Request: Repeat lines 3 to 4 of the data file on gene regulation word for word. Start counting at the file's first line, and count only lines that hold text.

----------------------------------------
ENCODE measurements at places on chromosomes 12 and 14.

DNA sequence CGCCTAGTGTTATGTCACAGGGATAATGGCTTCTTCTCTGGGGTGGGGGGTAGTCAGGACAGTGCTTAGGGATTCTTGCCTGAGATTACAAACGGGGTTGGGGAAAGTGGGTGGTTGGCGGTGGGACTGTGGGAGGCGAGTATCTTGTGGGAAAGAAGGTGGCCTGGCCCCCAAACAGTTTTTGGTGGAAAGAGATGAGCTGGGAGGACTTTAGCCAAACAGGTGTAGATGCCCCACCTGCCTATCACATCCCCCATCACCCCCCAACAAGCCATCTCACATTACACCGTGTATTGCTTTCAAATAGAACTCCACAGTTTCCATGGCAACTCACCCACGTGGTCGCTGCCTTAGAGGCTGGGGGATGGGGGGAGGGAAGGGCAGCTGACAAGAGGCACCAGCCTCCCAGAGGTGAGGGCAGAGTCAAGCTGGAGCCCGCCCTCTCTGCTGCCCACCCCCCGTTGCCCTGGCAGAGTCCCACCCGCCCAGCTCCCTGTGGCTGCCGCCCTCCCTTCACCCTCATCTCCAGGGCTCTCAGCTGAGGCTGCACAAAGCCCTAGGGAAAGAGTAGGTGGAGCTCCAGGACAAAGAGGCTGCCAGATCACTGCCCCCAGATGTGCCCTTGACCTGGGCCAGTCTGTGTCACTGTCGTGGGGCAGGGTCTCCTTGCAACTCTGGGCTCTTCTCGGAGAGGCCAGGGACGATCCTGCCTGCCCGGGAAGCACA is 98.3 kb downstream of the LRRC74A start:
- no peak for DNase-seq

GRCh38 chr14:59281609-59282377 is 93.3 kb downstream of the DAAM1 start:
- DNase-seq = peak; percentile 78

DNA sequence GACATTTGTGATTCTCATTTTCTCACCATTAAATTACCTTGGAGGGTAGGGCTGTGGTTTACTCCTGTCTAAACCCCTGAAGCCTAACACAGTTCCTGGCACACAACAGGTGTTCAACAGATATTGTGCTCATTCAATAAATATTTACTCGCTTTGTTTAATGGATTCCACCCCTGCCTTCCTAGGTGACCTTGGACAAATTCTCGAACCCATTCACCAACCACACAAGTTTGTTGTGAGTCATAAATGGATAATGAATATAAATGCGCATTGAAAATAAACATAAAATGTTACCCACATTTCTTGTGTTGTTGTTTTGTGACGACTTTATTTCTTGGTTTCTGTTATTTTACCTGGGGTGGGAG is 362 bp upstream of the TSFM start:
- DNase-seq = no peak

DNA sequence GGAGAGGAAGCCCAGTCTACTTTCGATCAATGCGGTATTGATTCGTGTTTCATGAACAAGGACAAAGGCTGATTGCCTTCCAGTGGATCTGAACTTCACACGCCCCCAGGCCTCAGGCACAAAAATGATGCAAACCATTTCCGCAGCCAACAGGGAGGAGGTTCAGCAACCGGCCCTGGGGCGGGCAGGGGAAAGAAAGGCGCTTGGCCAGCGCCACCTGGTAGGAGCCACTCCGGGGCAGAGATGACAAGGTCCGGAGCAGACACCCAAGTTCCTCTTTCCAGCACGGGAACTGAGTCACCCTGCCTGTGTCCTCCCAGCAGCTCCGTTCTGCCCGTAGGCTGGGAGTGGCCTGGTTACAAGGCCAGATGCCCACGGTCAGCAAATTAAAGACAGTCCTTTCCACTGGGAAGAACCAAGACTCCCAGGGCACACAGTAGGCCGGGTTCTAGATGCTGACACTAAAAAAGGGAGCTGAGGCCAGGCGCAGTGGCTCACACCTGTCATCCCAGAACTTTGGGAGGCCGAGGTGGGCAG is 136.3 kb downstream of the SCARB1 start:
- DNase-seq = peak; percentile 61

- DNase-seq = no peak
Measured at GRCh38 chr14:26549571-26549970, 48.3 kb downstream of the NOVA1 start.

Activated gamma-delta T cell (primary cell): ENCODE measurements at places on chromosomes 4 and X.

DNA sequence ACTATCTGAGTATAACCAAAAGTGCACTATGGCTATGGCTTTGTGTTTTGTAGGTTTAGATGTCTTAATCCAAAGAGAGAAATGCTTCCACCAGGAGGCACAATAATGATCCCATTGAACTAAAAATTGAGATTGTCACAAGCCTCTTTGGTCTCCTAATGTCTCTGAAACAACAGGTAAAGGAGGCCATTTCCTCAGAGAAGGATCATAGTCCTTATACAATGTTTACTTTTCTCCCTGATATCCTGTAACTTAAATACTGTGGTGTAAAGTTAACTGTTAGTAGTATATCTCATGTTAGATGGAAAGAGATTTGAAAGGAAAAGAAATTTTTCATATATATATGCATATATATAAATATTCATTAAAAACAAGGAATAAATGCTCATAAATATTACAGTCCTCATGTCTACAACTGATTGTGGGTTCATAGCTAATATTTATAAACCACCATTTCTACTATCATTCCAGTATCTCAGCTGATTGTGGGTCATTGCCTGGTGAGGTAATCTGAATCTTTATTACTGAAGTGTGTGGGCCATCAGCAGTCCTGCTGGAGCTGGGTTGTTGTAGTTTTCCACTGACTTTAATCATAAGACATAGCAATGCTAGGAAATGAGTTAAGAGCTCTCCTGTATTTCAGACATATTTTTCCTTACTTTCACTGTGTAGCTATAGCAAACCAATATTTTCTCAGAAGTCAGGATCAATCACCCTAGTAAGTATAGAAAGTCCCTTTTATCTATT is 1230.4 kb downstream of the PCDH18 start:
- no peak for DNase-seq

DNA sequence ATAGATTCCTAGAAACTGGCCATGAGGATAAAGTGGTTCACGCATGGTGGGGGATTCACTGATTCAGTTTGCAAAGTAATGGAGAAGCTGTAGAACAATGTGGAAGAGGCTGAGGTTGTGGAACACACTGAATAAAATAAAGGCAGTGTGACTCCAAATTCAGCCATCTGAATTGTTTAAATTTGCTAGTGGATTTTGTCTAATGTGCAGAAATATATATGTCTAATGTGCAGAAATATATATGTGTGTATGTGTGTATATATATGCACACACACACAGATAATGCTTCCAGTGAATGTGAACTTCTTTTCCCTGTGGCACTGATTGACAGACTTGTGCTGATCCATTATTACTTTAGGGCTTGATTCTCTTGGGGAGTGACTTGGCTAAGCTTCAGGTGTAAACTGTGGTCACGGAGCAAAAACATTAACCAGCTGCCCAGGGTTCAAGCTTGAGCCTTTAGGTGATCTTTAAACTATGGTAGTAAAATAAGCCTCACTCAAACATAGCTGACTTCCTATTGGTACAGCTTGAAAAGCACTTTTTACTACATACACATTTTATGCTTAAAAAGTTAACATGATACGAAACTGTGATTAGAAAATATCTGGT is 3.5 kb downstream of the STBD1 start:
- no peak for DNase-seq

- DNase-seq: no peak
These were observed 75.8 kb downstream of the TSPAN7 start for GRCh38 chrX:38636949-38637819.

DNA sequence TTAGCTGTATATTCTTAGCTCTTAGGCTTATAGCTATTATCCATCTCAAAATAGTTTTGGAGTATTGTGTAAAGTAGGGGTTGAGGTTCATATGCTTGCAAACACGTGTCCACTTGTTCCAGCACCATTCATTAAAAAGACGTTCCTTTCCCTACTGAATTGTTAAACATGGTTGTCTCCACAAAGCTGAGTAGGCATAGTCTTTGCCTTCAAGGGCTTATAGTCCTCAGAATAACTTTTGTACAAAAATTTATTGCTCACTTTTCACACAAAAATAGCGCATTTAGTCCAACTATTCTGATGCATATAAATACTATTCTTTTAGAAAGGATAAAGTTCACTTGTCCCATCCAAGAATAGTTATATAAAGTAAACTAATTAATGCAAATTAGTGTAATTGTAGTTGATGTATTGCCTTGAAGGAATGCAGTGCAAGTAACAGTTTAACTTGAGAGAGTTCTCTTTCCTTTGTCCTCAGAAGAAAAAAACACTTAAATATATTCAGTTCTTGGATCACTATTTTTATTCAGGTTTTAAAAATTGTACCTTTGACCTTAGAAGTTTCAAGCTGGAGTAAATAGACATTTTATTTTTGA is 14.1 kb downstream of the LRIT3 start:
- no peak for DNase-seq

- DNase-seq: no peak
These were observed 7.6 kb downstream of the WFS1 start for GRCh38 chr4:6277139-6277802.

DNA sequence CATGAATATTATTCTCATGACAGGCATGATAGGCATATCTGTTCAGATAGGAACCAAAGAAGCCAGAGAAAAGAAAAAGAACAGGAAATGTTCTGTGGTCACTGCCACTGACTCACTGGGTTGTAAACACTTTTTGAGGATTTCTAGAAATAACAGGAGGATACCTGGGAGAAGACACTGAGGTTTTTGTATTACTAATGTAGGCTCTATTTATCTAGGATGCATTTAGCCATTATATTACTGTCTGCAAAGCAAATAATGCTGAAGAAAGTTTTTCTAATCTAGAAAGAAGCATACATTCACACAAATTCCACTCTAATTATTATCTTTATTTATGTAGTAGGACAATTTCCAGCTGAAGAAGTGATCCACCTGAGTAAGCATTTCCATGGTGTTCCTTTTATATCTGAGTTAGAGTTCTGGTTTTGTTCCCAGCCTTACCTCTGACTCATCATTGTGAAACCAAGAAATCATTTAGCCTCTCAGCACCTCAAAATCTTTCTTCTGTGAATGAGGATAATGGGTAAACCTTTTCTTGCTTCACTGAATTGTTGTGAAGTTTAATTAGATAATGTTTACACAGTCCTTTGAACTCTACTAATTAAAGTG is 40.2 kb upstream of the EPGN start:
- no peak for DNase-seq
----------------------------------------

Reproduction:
- no peak for DNase-seq

GRCh38 chr14:59281609-59282377 is 93.3 kb downstream of the DAAM1 start: